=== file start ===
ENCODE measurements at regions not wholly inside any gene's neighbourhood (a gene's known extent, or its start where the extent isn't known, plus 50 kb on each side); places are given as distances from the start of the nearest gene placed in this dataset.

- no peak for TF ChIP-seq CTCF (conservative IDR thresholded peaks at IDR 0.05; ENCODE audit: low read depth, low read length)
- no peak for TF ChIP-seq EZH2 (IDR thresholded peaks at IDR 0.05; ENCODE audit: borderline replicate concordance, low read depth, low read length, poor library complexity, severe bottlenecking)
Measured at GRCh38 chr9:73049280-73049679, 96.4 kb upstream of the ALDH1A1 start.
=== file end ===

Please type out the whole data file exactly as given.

ENCODE measurements at regions not wholly inside any gene's neighbourhood (a gene's known extent, or its start where the extent isn't known, plus 50 kb on each side); places are given as distances from the start of the nearest gene placed in this dataset.

- no peak for TF ChIP-seq CTCF (conservative IDR thresholded peaks at IDR 0.05; ENCODE audit: low read depth, low read length)
- no peak for TF ChIP-seq EZH2 (IDR thresholded peaks at IDR 0.05; ENCODE audit: borderline replicate concordance, low read depth, low read length, poor library complexity, severe bottlenecking)
Measured at GRCh38 chr9:73049280-73049679, 96.4 kb upstream of the ALDH1A1 start.